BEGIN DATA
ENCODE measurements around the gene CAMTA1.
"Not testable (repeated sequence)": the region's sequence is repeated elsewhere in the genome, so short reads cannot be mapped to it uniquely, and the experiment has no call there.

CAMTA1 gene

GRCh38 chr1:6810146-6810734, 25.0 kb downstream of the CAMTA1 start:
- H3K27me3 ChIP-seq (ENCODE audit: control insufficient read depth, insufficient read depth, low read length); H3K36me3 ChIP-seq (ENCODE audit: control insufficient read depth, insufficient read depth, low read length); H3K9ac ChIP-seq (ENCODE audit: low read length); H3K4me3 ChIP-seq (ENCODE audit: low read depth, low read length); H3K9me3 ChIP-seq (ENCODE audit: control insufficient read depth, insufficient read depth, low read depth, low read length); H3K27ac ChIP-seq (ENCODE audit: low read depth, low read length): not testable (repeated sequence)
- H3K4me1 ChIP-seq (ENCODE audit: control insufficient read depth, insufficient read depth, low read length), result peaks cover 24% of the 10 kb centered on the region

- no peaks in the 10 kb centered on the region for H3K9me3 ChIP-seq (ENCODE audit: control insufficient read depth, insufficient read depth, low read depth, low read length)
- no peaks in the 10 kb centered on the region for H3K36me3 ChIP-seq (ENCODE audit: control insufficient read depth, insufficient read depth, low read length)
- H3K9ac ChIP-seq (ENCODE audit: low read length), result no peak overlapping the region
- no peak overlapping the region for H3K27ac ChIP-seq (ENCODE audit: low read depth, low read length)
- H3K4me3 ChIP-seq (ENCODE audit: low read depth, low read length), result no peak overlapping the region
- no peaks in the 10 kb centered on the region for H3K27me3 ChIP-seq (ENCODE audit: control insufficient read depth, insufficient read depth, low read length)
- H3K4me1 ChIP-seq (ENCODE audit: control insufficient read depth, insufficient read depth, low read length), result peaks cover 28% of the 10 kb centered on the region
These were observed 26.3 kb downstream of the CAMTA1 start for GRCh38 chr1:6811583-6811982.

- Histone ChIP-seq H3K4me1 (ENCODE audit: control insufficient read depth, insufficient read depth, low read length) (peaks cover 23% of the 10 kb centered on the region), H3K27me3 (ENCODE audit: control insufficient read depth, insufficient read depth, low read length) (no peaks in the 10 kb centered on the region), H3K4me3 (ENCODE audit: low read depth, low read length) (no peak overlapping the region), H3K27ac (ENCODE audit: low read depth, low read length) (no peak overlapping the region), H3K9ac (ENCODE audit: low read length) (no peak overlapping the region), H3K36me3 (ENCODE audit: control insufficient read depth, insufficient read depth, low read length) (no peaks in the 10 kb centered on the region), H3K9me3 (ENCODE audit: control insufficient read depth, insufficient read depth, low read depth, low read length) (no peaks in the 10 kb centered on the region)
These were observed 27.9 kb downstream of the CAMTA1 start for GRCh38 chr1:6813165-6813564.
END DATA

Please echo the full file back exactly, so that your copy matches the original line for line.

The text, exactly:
ENCODE measurements around the gene CAMTA1.
"Not testable (repeated sequence)": the region's sequence is repeated elsewhere in the genome, so short reads cannot be mapped to it uniquely, and the experiment has no call there.

CAMTA1 gene

GRCh38 chr1:6810146-6810734, 25.0 kb downstream of the CAMTA1 start:
- H3K27me3 ChIP-seq (ENCODE audit: control insufficient read depth, insufficient read depth, low read length); H3K36me3 ChIP-seq (ENCODE audit: control insufficient read depth, insufficient read depth, low read length); H3K9ac ChIP-seq (ENCODE audit: low read length); H3K4me3 ChIP-seq (ENCODE audit: low read depth, low read length); H3K9me3 ChIP-seq (ENCODE audit: control insufficient read depth, insufficient read depth, low read depth, low read length); H3K27ac ChIP-seq (ENCODE audit: low read depth, low read length): not testable (repeated sequence)
- H3K4me1 ChIP-seq (ENCODE audit: control insufficient read depth, insufficient read depth, low read length), result peaks cover 24% of the 10 kb centered on the region

- no peaks in the 10 kb centered on the region for H3K9me3 ChIP-seq (ENCODE audit: control insufficient read depth, insufficient read depth, low read depth, low read length)
- no peaks in the 10 kb centered on the region for H3K36me3 ChIP-seq (ENCODE audit: control insufficient read depth, insufficient read depth, low read length)
- H3K9ac ChIP-seq (ENCODE audit: low read length), result no peak overlapping the region
- no peak overlapping the region for H3K27ac ChIP-seq (ENCODE audit: low read depth, low read length)
- H3K4me3 ChIP-seq (ENCODE audit: low read depth, low read length), result no peak overlapping the region
- no peaks in the 10 kb centered on the region for H3K27me3 ChIP-seq (ENCODE audit: control insufficient read depth, insufficient read depth, low read length)
- H3K4me1 ChIP-seq (ENCODE audit: control insufficient read depth, insufficient read depth, low read length), result peaks cover 28% of the 10 kb centered on the region
These were observed 26.3 kb downstream of the CAMTA1 start for GRCh38 chr1:6811583-6811982.

- Histone ChIP-seq H3K4me1 (ENCODE audit: control insufficient read depth, insufficient read depth, low read length) (peaks cover 23% of the 10 kb centered on the region), H3K27me3 (ENCODE audit: control insufficient read depth, insufficient read depth, low read length) (no peaks in the 10 kb centered on the region), H3K4me3 (ENCODE audit: low read depth, low read length) (no peak overlapping the region), H3K27ac (ENCODE audit: low read depth, low read length) (no peak overlapping the region), H3K9ac (ENCODE audit: low read length) (no peak overlapping the region), H3K36me3 (ENCODE audit: control insufficient read depth, insufficient read depth, low read length) (no peaks in the 10 kb centered on the region), H3K9me3 (ENCODE audit: control insufficient read depth, insufficient read depth, low read depth, low read length) (no peaks in the 10 kb centered on the region)
These were observed 27.9 kb downstream of the CAMTA1 start for GRCh38 chr1:6813165-6813564.